There’s been a settlement on the site of modern-day Åhus for over a millennium, maybe longer; this probably has a lot to do with it being the spot where the Helge Å empties out into the Baltic, and with this being the heart of what is still known as Ålakusten (“the eel coast”). Of course, eel fishing is very tightly controlled, as numbers of this secretive creature continue to dwindle… but there are nonetheless still ways to get the Skånsk eel experience, even if some would question its levels of authenticity.
If eating slimy, slithery almost-fish isn’t your bag, well, you’re not the only one—but there’s still a lot to do and see in Åhus, whether you’ve sailed down the river from Hammarsjön (or even as far north as Osby), or whether you just hopped on board the recently launched light-rail link from Kristianstad.
The light-rail link is not without controversy in Åhus, it should be noted. On the one hand, it has brought economic benefits to the town, by connecting the little harbour (a small but strategically important Baltic grain shipping node) to the big city inland, and hence to the rest of the county. On the other hand, it brings a lot more daytrippers, especially during the summer months… which means the always popular beach can hardly be seen for sunbathing bodies as soon as there’s any sun worth speaking of (which these days, it seems, is from late April onward). Åhus has long thought of itself as somewhat exclusive—or at least certain parts of it have—and this “plebian influx” is much resented as a result. (The famous ice-cream shack in the old town square, however, has no complaints at all, and is considering its first public stock offering.)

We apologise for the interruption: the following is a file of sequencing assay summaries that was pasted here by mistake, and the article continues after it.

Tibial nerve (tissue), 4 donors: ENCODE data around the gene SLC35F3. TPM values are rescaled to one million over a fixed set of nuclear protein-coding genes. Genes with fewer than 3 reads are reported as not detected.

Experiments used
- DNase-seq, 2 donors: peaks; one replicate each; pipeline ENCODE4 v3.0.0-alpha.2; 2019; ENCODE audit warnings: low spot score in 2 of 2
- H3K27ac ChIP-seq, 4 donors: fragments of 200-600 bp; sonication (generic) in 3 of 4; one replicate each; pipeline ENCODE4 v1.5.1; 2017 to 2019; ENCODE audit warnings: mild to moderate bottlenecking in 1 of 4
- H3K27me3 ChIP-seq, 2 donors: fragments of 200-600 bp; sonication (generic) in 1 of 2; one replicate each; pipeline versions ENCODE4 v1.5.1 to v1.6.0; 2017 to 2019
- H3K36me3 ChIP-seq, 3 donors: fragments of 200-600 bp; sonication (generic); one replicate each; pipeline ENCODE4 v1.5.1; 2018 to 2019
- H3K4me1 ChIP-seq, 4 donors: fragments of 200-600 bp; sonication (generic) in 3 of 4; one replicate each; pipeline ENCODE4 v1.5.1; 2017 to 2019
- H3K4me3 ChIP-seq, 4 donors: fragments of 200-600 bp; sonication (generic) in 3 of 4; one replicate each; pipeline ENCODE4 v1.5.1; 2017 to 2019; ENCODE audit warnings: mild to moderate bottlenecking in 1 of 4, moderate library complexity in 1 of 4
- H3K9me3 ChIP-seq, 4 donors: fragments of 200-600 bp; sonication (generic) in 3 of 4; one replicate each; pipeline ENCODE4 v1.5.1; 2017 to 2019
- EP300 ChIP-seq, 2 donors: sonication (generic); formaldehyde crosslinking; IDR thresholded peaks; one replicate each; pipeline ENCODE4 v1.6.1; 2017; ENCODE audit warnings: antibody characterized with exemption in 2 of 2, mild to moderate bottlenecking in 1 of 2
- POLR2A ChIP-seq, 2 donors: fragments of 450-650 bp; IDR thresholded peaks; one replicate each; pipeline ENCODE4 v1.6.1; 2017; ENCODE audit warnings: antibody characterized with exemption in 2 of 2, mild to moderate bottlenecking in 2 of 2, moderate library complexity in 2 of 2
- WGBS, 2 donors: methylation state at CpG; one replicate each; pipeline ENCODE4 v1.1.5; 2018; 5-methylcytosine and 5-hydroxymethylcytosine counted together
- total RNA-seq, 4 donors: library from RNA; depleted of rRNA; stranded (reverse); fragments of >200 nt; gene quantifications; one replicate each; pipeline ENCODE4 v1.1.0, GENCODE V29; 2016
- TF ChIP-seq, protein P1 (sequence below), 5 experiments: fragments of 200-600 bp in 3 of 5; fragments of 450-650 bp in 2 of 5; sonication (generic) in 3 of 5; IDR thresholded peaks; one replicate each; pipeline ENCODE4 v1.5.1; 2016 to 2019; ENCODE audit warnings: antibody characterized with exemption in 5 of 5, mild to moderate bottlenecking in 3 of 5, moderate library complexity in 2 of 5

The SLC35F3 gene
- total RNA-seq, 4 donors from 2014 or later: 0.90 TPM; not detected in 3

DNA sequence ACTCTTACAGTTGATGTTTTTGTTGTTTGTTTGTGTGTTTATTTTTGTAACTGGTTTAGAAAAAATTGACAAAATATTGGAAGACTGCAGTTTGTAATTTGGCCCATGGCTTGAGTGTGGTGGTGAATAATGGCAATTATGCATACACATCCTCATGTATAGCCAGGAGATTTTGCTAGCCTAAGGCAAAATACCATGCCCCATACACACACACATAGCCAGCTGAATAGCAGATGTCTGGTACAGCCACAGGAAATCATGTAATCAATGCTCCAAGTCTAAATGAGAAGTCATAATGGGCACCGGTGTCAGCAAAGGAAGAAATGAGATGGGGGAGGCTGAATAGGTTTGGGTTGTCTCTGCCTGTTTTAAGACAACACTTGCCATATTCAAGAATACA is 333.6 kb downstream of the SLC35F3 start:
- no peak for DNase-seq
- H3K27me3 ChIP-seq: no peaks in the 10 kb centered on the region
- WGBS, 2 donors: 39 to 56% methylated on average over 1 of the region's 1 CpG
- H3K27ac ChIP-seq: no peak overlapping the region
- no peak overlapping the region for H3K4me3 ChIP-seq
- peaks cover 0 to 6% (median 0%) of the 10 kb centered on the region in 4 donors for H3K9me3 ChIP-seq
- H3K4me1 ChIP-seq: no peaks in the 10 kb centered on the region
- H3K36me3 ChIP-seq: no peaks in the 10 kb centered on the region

A much smaller portion of visitors to Åhus come for a fairly nondescript location of nonetheless colossal importance, environmentally speaking: the site of the signing of the Åhus Treaty in the late 2020s.